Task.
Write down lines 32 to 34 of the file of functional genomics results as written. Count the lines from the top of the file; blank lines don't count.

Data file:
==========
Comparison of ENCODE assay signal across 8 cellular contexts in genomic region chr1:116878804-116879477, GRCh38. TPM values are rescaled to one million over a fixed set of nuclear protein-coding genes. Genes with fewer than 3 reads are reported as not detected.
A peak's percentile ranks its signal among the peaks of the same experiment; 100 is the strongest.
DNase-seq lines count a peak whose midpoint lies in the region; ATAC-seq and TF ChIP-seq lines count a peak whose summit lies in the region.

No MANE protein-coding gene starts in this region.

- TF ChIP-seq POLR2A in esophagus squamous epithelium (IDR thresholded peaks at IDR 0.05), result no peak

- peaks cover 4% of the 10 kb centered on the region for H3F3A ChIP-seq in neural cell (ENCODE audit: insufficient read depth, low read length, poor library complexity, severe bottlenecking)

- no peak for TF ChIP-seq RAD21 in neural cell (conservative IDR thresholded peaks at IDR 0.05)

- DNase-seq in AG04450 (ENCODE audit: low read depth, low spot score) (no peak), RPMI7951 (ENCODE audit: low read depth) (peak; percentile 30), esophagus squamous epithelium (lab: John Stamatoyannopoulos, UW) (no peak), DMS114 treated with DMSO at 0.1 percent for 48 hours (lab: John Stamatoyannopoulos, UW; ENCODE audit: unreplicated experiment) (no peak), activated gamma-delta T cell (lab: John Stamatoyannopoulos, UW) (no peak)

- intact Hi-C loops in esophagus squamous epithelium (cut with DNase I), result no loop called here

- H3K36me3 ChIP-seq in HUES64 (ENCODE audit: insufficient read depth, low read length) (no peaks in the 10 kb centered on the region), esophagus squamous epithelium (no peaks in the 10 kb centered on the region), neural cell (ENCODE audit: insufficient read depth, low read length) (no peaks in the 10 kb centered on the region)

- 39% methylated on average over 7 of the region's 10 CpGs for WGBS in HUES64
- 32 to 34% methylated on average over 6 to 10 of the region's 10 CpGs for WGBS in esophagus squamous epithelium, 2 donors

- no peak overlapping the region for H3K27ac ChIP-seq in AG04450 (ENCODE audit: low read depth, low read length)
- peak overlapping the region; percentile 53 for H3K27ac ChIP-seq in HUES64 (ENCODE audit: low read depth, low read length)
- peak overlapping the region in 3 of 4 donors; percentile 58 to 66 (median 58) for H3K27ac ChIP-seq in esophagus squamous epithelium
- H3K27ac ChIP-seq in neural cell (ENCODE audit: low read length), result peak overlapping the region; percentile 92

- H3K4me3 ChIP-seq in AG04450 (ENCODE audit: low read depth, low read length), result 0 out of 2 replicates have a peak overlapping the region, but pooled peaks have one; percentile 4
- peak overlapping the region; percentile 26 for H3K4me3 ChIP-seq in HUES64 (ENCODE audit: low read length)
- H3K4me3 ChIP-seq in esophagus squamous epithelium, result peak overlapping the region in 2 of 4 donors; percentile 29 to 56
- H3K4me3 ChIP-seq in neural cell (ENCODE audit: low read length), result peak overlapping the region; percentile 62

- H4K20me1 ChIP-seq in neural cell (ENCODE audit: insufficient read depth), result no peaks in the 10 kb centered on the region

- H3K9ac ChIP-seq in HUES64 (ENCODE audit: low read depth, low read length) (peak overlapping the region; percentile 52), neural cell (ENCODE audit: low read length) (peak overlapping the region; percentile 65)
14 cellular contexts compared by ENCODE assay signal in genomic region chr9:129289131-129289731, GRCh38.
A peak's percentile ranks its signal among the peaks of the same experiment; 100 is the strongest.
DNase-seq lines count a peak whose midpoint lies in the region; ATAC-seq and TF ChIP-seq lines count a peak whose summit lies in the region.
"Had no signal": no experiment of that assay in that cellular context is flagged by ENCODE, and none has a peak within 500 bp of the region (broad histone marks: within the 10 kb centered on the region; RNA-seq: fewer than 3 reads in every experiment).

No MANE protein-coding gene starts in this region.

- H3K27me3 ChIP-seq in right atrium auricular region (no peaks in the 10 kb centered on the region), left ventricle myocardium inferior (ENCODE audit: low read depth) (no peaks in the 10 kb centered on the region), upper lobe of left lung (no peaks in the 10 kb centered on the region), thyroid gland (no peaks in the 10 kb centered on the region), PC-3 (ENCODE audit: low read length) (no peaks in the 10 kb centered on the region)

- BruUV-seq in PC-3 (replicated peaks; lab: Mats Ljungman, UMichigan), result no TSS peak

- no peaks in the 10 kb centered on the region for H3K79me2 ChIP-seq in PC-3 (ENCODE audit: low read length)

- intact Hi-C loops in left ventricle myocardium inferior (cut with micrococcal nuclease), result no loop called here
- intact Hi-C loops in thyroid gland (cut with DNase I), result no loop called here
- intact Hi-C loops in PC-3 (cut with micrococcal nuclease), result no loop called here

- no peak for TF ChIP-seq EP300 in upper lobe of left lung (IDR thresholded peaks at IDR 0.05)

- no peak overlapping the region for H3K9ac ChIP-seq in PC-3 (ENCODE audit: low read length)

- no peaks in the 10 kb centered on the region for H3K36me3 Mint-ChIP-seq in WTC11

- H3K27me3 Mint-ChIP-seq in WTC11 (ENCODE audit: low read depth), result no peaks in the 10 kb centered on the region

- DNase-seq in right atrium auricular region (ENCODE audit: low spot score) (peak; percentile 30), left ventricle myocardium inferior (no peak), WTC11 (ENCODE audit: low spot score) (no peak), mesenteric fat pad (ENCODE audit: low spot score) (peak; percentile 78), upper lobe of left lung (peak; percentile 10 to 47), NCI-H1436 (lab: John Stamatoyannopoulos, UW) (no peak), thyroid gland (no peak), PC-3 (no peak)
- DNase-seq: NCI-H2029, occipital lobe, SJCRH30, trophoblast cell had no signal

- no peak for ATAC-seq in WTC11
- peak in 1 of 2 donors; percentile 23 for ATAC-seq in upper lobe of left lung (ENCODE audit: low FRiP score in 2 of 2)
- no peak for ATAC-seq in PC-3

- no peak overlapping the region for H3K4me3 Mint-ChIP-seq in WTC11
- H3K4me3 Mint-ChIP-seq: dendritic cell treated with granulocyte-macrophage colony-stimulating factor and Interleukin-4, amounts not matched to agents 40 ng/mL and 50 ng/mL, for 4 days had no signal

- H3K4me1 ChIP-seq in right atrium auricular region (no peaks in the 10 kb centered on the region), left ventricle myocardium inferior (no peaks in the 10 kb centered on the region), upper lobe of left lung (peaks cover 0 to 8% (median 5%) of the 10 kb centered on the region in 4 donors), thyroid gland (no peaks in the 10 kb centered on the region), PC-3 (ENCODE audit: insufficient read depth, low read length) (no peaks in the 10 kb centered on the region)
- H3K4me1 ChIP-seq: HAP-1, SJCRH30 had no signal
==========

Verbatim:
- intact Hi-C loops in thyroid gland (cut with DNase I), result no loop called here
- intact Hi-C loops in PC-3 (cut with micrococcal nuclease), result no loop called here

- no peak for TF ChIP-seq EP300 in upper lobe of left lung (IDR thresholded peaks at IDR 0.05)